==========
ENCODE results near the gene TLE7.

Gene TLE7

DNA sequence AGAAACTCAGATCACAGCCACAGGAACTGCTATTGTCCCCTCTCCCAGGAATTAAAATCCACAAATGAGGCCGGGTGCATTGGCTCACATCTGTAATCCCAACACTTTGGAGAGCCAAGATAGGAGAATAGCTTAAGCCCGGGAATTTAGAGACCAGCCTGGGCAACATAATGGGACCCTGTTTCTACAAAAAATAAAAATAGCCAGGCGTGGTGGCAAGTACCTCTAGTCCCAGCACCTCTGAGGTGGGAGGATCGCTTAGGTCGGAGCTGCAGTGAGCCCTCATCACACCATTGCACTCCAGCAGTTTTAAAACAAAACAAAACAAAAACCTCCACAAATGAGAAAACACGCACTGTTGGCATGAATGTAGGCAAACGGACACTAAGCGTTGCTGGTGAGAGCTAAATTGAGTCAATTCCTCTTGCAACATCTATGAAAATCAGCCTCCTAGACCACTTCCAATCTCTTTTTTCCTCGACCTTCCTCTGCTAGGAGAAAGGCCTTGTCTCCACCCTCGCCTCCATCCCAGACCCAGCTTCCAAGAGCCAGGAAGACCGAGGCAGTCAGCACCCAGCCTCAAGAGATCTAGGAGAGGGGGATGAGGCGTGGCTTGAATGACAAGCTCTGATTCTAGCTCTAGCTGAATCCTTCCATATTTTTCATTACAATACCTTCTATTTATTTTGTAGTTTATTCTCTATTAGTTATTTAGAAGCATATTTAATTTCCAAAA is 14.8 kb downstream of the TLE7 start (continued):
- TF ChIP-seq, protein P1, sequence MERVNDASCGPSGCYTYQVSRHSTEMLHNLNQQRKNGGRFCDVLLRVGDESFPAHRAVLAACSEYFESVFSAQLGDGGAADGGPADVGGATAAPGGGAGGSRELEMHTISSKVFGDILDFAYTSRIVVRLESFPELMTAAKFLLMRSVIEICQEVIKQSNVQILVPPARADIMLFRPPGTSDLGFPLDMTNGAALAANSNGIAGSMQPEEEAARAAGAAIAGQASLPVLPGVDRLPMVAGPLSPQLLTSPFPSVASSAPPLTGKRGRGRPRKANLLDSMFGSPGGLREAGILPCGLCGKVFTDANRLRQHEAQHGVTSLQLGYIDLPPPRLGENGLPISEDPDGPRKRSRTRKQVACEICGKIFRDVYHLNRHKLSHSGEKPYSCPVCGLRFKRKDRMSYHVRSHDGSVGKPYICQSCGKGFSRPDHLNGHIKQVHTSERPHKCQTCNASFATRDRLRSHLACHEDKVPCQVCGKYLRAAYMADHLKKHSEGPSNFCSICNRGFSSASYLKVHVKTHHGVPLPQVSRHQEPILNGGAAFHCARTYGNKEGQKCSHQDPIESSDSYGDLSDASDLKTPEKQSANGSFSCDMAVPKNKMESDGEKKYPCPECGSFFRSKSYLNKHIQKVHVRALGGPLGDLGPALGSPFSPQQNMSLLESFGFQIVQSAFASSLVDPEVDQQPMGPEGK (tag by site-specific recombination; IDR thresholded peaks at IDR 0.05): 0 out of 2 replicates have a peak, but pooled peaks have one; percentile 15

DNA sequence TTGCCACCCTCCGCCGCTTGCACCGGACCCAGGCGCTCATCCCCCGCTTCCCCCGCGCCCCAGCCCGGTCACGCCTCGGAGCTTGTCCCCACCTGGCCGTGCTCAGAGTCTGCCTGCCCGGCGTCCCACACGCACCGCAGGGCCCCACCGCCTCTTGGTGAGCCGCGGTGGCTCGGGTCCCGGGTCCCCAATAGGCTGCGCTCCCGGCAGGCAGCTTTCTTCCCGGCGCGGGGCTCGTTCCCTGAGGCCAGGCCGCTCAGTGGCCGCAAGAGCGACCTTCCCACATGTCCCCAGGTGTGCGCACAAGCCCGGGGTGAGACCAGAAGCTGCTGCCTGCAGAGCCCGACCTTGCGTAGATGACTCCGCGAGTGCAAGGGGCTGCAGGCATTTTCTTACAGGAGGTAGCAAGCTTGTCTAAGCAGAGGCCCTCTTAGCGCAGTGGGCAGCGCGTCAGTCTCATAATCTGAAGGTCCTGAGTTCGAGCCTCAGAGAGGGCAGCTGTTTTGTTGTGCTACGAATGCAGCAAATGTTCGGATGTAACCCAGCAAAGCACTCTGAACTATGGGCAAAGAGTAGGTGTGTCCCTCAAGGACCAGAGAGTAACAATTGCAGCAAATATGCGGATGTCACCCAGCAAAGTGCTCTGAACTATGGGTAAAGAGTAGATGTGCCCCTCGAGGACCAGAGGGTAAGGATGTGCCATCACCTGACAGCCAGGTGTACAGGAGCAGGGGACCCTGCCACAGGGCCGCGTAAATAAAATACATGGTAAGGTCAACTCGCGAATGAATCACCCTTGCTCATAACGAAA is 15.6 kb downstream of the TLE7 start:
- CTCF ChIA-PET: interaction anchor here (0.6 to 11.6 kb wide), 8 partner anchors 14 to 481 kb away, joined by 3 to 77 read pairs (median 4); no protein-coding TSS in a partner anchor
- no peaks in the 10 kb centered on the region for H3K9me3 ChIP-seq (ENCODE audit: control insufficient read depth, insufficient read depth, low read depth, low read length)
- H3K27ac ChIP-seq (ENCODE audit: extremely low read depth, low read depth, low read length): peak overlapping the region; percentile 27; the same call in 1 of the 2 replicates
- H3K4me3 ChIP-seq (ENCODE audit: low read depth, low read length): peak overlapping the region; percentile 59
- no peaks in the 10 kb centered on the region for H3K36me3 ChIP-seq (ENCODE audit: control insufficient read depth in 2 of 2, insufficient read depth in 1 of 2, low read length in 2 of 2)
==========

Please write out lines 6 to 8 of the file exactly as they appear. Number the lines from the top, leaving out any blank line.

- CTCF ChIA-PET: interaction anchor here (0.6 to 11.6 kb wide), 8 partner anchors 14 to 481 kb away, joined by 3 to 77 read pairs (median 4); no protein-coding TSS in a partner anchor
- no peaks in the 10 kb centered on the region for H3K9me3 ChIP-seq (ENCODE audit: control insufficient read depth, insufficient read depth, low read depth, low read length)
- H3K27ac ChIP-seq (ENCODE audit: extremely low read depth, low read depth, low read length): peak overlapping the region; percentile 27; the same call in 1 of the 2 replicates